REVIEW: The Lady and the Rebel by Kathryn Albright
Dear Ms. Albright,
Readers usually have to wait for a rare non-Regency but this is a twofer bonus of western with an unusual setting even for that subgenre. “Remember the Alamo!” But what’s with the description at eharlequin? The heroine’s name is given as Victoria Ruiz yet in the book (and in the excerpt) it’s Torrez. Oh well….
From the very start of the story, I wondered if I wasn’t going to be in trouble. Enter our feisty heroine with flashing eyes, tilting chin and raised nose. Her childhood friend, now an officer in the Mexican army, clues us in even more to her personality when he chides her for being outspoken and unwilling to obey her father’s wishes that she leave their ranch as the army of Santa Anna swarms over it. But at least she sees the sense in leaving for safer ground and it’s off to her uncle who just happens to live outside San Antonio.
Victoria initially sees everything in black and white but does mature over the course of the novel to see the shades of gray in life. Still, she’s awfully perfect, selfless, devoted to the care of others, makes soup for the wounded men in the hospital, and sees to the wounds of the hero’s horse. She’s still very proud of her ancestral line back to grandees of Spain but then she has been raised with that for her whole life so I’ll cut her some slack. But what happened to her parents? Esteban mentions something about them fleeing and I wondered if they’d been killed or run off their land instead.
Jake is a scruffy hero – literally with the beard stubble – who has a bad childhood, a chip on his shoulder and a mission in life. Though it doesn’t include sticking around and possibly dying for Texan independence. He has the hots for Victoria physically but knows any more than a kiss would land him in mucho trouble with her uncle Juan and cousin Diego. Plus he knows she’s a lady and does have a care for her reputation from the start. But he will try to get a few kisses if possible. I liked Jake a bit more than Victoria.
Jake restrains himself for a long time but since the book is a Harlequin Historical, I knew a sexual encounter was bound to show up sooner or later. Despite waiting for it, the sex scene seemed rushed and one of these “intimate scenes in an inconvenient time just to get one in the story.” And the whole time, I kept thinking of Diego and the other gentleman outside in the cold. Sorry, not very romantic.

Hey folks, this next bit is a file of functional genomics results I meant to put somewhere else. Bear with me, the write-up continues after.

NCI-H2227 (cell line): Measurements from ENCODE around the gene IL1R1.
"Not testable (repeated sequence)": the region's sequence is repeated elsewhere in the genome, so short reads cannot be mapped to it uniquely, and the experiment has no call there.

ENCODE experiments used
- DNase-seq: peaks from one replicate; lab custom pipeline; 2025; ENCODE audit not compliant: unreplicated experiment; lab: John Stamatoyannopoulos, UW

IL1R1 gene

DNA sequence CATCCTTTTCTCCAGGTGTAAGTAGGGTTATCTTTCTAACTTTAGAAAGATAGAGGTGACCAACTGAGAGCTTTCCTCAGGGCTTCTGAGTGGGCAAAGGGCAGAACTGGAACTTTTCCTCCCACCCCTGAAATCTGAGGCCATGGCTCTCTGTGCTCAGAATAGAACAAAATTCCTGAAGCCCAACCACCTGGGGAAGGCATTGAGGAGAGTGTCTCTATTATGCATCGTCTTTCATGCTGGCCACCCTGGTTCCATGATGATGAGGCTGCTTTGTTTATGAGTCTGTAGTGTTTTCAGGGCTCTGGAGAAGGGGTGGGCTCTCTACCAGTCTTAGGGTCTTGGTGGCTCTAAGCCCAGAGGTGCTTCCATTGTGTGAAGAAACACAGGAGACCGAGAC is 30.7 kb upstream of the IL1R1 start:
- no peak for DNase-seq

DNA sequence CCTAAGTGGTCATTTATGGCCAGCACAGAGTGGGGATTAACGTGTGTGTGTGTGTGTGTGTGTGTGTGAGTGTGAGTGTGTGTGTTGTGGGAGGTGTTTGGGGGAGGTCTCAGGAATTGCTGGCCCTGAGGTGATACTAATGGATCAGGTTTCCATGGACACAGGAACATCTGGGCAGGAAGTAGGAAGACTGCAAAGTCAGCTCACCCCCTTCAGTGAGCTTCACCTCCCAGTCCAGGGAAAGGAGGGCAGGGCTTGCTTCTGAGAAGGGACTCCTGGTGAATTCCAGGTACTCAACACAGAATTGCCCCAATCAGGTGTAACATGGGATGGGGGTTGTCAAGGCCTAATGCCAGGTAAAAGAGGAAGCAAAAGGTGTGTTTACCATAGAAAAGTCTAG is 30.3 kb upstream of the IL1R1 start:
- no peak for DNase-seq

I also noticed that the story seemed shorter than even usual for a Harlequin Historical. In the past, I would think there would have been more time devoted to Esteban and Victoria’s initial flight to Bexar, the conflicts between Jake and Brandon but here they were skimmed over.
I was wondering how you’d use the Alamo setting and still manage to have a HEA as all the Anglo men died there and wouldn’t that have put an end to the romance too quickly? I like that you didn’t include information that the characters wouldn’t have know right then as the action was continuing. However, here was a big buildup to an event that most American’s have at least heard of even if we don’t know all the specific details about it and we get no payoff. We don’t watch the bravery, or sheer survival instincts that kicked in, as the men fought to the death. It’s a problem that I realize there’s no easy way to get around.
The Big Misunderstanding was predictable based on the heavy handed clues dished out about Jake’s views on women. I knew it was coming but frankly was still disappointed in him. There wasn’t even a moment when Jake tried to convince himself that this woman he loved might be innocent. No, he immediately thought the worst of her.
Jake’s black horse is named Fury. Did you watch the old 50s show? Fury, the incredibly intelligent black stallion and the boy – oops – man who loves him! Just curious.
So, I will give out kudos for giving us something different. A western that’s not post-Civil War, not set in the Rocky Mountains, that doesn’t take place on a wagon train and that features a non-Anglo heroine and several other characters. I just wish the hero hadn’t been a knee-jerk reaction kind of guy and the heroine such a standard feisty girl. C+